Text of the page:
valley_girl_poster.jpgA Formerly friend (not the same as a former friend) sent me this from a blog called Geese Aplenty:

ME: Yeah, lately I’ve been feeling my age.

HE: Oh, you’re starting to get some aches and pains?

ME: Nah, physically I feel great.  Best I’ve ever been.

HE: Then you’re starting to forget things?

ME: I’ve always forgotten things.  Now is no different.

HE: Then why do you feel your age?

ME: Because I realized that in a few years, if you were to travel back in time and attend the world premiere of Back to the Future, you’d be traversing the same span of years that Marty McFly did when he visited his parents in the ‘50s.

HE: …

ME: My ‘80s is like the ‘50s to the kids of today, see.

HE: ….

ME: ….

HE: …maybe you should be very selective about the people you make that analogy to.

ME: I know!  I don’t want to just randomly depress people.

Yeah, well, neither do I but too bad. That excellent post reminded me yet again that oftentimes it’s pop cultural–especially cinematic–dissonance that makes us feel like Formerlies, even if little else has changed.

Consider this:

Anne Bancroft was 36 when she played Mrs. Robinson, the consummate cougar. I am 41.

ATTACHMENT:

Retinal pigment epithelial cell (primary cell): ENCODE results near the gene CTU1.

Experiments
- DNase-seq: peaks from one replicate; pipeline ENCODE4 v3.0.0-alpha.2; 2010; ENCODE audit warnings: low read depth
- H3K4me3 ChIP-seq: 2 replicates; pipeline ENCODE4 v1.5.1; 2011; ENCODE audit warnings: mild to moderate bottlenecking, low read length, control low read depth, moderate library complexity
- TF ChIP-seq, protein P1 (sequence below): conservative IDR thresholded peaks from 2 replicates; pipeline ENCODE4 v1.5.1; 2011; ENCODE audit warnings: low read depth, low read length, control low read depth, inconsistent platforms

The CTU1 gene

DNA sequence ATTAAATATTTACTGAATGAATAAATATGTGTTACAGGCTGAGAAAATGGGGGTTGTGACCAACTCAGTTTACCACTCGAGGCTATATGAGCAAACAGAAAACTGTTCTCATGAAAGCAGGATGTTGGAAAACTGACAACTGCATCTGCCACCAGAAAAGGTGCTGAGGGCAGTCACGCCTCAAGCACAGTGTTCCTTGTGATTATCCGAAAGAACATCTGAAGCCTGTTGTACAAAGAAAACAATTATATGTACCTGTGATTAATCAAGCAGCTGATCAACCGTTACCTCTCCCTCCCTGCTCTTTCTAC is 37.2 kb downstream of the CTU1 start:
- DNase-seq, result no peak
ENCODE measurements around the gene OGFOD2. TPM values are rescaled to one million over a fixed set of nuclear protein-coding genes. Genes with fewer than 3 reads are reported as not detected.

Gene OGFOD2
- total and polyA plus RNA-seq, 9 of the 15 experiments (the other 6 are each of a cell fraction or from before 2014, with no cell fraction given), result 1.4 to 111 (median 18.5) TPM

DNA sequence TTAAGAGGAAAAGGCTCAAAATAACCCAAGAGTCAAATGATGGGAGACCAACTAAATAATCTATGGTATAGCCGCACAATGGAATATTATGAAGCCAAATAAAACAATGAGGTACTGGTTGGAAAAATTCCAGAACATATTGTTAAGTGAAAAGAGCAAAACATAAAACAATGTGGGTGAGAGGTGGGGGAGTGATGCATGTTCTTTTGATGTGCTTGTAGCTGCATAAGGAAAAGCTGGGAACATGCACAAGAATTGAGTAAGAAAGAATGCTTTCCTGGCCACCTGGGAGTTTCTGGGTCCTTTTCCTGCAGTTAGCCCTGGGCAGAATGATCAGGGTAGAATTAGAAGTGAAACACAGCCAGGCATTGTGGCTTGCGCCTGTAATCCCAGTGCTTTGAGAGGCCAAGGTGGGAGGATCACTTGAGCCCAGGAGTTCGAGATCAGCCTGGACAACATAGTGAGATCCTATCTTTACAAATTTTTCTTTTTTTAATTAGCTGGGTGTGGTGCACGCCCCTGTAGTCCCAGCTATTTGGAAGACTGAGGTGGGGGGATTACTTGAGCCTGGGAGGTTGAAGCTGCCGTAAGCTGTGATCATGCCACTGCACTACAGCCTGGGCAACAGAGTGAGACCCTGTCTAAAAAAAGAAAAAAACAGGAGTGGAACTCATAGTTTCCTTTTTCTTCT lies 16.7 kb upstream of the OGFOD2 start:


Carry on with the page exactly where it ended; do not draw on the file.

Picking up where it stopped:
An adorable emo man holding up a boom box blaring Peter Gabriel’s In Your Eyes on your lawn makes many of us all tingly. Just try that with an iPod.

Nic Cage was genuinely hot in Valley Girl in 1983, in my opinion. He stands out as one of the few exceptions to men aging better than women in general–just looking at his hair plugs makes me feel old. On the other hand, Bernadette Peters looks exactly the same as she did in The Jerk in 1979, bless her.

My kids love Free To Be…You and Me (’72), but for the life of them don’t understand what the big deal is about William wanting a doll.

I need more coffee before I can think of other movies that shine a big white hot light on the fact that we are Formerlies. In the meantime, please toss them my way, along with why.

Photo from Wikipedia, qualifies as fair use